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Possible Stolen Item Withdrawn From Auction

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Below is an article extracted from South China Morning Post, on a suspicion that one of the items up for auction in a world renown auction house, was withdrawn as it was unable to be confirmed of its origins.

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Buddha statue pulled from Sotheby’s auction on suspicion it may be from China Unesco site

A Buddha head from the Tang dynasty may have originated from a world heritage monument site

PUBLISHED : Friday, 14 September, 2018, 9:03pm
UPDATED : Friday, 14 September, 2018, 10:20pm
An intricately carved limestone Buddha head was removed from a Sotheby’s auction in New York this week, after evidence emerged that it may have originated from a Unesco heritage site in China.

“Our attention was drawn to an image of a sculpture, very similar to the present work, published by a Japanese photographer who documented the Longmen Caves in the 1920s and 1930s,” Sotheby’s said on Friday.

Items in the auction, all from a private collection, were valued between US$10,000 and US$2.5 million, according to the Sotheby’s website. Although the Buddha was removed from the catalogue, an online listing showed the Tang dynasty relic was valued at between US$2 million and US$3 million.

News of the removal of the Buddha head from the sale became a topic of social media discussion in China when the resemblance was noticed to an image captured by Japanese scholars Tokiwa Daijo and Sekino Tadashi in the 1920s, according to Chinese media reports.

The removal of listed items from art auctions is not uncommon, and can occur for a variety of reasons. However, this case reflects a larger, ongoing conversation within China about the repatriation of a huge number of artworks and artefacts stolen or plundered from China by foreigners and foreign soldiers, especially in the 19th and 20th centuries.

Catherine Maudsley, a Hong Kong-based curator and art adviser, has observed the growing phenomenon over the years as collectors and institutions in China look to buy back artefacts which have left the country.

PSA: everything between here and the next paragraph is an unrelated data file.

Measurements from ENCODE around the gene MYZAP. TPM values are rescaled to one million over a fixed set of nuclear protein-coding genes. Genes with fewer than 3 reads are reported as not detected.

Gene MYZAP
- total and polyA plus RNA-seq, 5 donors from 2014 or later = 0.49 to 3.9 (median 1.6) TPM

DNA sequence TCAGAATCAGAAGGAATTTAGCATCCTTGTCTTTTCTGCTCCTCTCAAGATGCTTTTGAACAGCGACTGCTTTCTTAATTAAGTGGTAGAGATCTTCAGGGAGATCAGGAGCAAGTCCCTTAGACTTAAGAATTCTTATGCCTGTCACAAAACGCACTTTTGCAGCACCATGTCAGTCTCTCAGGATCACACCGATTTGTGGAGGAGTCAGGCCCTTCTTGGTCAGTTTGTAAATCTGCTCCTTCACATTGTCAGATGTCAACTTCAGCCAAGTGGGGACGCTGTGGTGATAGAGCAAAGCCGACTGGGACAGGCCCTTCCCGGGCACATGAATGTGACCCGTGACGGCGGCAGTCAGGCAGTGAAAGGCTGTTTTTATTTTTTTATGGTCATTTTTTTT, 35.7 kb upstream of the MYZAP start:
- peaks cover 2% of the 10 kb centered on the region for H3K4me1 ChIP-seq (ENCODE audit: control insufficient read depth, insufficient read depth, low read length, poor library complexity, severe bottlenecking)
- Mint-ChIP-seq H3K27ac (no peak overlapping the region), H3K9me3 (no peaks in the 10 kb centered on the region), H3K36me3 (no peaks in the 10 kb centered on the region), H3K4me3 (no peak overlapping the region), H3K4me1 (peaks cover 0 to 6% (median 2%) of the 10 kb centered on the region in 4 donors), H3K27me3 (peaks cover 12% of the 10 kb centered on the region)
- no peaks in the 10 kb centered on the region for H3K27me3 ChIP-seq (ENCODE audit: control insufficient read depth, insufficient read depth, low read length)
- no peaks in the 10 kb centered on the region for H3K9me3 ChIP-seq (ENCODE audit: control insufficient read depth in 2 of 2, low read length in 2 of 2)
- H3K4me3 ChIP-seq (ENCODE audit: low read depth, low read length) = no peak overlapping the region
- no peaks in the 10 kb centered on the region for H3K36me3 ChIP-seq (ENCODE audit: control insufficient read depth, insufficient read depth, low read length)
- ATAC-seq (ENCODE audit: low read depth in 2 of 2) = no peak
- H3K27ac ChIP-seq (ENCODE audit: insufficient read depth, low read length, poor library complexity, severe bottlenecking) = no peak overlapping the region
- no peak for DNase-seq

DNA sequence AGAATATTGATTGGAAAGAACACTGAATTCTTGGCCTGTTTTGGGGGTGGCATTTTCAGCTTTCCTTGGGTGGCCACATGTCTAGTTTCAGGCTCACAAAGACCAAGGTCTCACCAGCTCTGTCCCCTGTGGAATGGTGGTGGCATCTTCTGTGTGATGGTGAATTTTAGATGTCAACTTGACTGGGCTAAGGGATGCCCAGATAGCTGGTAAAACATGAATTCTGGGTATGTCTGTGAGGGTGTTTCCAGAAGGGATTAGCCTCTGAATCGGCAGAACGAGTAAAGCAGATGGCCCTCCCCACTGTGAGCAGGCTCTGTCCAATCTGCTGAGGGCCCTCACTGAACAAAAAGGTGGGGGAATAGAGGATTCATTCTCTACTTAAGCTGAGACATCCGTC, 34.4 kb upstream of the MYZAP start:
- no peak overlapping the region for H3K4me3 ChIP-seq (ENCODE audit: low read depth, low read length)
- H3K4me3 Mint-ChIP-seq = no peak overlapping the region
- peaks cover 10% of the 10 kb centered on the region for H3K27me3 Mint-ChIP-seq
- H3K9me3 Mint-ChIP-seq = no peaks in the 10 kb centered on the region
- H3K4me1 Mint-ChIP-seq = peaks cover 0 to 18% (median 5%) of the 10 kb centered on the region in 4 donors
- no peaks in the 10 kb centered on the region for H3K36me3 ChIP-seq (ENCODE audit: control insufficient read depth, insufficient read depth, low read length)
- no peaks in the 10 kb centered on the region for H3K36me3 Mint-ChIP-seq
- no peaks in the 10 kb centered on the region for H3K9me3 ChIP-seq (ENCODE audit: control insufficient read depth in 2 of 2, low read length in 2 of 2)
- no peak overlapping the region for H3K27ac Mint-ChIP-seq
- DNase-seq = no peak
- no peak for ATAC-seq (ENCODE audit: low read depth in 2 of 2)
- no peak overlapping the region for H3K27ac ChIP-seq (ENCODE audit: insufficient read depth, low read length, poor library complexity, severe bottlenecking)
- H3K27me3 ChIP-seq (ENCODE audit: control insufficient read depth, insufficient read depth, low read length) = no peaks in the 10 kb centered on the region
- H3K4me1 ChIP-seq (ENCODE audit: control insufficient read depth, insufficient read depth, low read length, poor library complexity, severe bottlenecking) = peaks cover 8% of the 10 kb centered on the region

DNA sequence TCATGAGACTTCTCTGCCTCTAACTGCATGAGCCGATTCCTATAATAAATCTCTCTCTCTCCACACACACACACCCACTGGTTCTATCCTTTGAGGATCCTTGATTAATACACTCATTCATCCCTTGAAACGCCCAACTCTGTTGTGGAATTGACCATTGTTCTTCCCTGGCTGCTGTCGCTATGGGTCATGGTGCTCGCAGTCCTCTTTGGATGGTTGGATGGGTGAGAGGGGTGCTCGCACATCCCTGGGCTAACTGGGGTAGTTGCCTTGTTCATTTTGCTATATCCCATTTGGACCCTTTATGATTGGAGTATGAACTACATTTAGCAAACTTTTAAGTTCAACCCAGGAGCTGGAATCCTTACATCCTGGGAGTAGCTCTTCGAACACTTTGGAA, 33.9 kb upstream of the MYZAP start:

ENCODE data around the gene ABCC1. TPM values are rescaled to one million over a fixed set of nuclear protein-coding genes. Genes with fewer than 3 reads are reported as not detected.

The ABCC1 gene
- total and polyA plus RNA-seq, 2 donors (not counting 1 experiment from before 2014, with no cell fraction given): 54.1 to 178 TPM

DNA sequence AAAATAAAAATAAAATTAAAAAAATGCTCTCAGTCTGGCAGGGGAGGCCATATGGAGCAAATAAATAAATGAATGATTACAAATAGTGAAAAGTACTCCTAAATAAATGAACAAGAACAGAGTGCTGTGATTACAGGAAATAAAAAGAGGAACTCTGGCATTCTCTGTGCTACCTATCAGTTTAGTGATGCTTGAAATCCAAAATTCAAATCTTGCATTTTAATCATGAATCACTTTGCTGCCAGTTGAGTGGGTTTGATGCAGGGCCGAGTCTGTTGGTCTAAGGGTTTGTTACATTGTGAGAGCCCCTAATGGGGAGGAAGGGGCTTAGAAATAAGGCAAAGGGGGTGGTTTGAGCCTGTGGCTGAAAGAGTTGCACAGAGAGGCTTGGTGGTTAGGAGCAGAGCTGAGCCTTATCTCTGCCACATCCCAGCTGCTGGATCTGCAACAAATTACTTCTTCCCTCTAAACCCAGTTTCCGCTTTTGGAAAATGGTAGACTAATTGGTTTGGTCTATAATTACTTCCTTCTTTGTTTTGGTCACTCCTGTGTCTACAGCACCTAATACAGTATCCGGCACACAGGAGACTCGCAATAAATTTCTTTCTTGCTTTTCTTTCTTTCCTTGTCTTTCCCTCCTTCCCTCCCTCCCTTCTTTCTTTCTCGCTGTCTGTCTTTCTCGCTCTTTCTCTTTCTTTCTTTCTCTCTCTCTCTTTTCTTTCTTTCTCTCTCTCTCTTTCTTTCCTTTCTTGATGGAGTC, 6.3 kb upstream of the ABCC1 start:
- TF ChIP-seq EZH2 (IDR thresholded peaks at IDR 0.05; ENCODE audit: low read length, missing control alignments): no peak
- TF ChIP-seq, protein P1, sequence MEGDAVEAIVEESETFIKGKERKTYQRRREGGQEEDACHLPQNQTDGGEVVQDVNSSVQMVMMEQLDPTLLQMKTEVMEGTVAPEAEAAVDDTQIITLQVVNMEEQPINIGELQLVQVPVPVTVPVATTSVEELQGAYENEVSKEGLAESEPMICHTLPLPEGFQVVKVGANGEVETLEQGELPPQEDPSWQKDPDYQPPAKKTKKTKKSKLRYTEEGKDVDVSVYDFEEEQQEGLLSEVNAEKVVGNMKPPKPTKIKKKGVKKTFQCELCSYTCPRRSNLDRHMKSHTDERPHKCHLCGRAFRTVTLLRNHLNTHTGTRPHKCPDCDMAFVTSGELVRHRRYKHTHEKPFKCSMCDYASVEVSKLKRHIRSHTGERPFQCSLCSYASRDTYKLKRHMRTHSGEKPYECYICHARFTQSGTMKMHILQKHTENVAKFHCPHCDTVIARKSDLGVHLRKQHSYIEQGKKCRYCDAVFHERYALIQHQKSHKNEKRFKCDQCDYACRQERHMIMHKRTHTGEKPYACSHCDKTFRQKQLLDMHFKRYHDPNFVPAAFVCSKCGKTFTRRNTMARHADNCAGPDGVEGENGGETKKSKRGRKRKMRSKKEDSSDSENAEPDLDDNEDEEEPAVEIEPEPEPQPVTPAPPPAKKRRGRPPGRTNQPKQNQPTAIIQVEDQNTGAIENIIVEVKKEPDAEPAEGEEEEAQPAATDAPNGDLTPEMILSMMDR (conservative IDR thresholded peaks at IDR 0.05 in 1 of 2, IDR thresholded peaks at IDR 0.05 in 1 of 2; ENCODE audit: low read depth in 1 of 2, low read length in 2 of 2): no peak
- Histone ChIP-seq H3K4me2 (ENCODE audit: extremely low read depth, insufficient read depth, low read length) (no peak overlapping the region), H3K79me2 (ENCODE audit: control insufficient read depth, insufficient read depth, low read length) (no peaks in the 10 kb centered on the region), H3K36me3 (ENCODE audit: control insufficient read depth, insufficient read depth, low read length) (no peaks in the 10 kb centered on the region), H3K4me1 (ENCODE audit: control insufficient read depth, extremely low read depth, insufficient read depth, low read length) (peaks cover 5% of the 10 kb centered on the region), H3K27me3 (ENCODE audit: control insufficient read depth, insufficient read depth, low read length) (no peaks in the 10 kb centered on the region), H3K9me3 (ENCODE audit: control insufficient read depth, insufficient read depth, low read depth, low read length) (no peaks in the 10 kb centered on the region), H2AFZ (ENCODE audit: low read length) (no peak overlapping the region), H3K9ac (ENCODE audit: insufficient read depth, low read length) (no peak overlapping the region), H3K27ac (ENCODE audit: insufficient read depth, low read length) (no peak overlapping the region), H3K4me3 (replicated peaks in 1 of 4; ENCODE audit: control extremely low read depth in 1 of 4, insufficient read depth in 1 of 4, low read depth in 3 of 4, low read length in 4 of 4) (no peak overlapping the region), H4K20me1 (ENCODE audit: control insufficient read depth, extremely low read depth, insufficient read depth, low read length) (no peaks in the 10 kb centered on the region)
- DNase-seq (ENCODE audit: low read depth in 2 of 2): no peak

“When a nation gains confidence, strength, and influence, it’s natural that looking into patrimony and repatriation will occur,” she said.

Maudsley attributed this interest both to China’s economic and political strength, as well as to the vastly expanded digital access to collections of museums and galleries around the world.

“Globally we are now more aware of what pieces are in what museums. Anyone with a computer can do this kind of research,” she said, explaining that this had raised awareness about how many Chinese artefacts were housed outside China.

While most jurisdictions do not have requirements about the documentation needed for the sale of such items, a 1970 United Nations convention regarding cultural heritage has raised standards of scrutiny on their sale.

Buyers from museums and galleries now look for a paper trail of legal ownership that at least dates back to when the conventions were established, according to Steven Gallagher, associate professor in practice of law at the Chinese University of Hong Kong.

“Christie’s and Sotheby’s are keen to make sure they know where these things are from because, to get the best prices, they are going to need to provide this information,” he said, referring to the major global art auction houses.

“The problem is that often the provenance is faked.”

Finding a trail of ownership in such cases can be difficult, because of the movement of art through different jurisdictions. Gallagher says that, for this reason, cases of disputed ownership and stolen art are often settled in out of court negotiations.

An unofficial online listing of the recalled Buddha head indicates that it was sold by a New York City-based auction house in 1955.

It remains unclear whether the limestone Buddha head falls into the category of an illegally removed artefact but Sotheby’s, whose art institute offers training to those in the industry on art repatriation to China, is reviewing the case.

In April, China condemned the British auction of a rare 3,000-year-old bronze water vessel seized by a British soldier from an imperial palace in Beijing in the 19th century.

The vessel, referred to as a Tiger Ying for its tiger decorations, is believed to be one of only seven similar archaic vessels in existence. It was auctioned at the Canterbury Auction Galleries in southeast of England at £410,000 (US$540,000), more than twice its estimated value.

Source of original article: (

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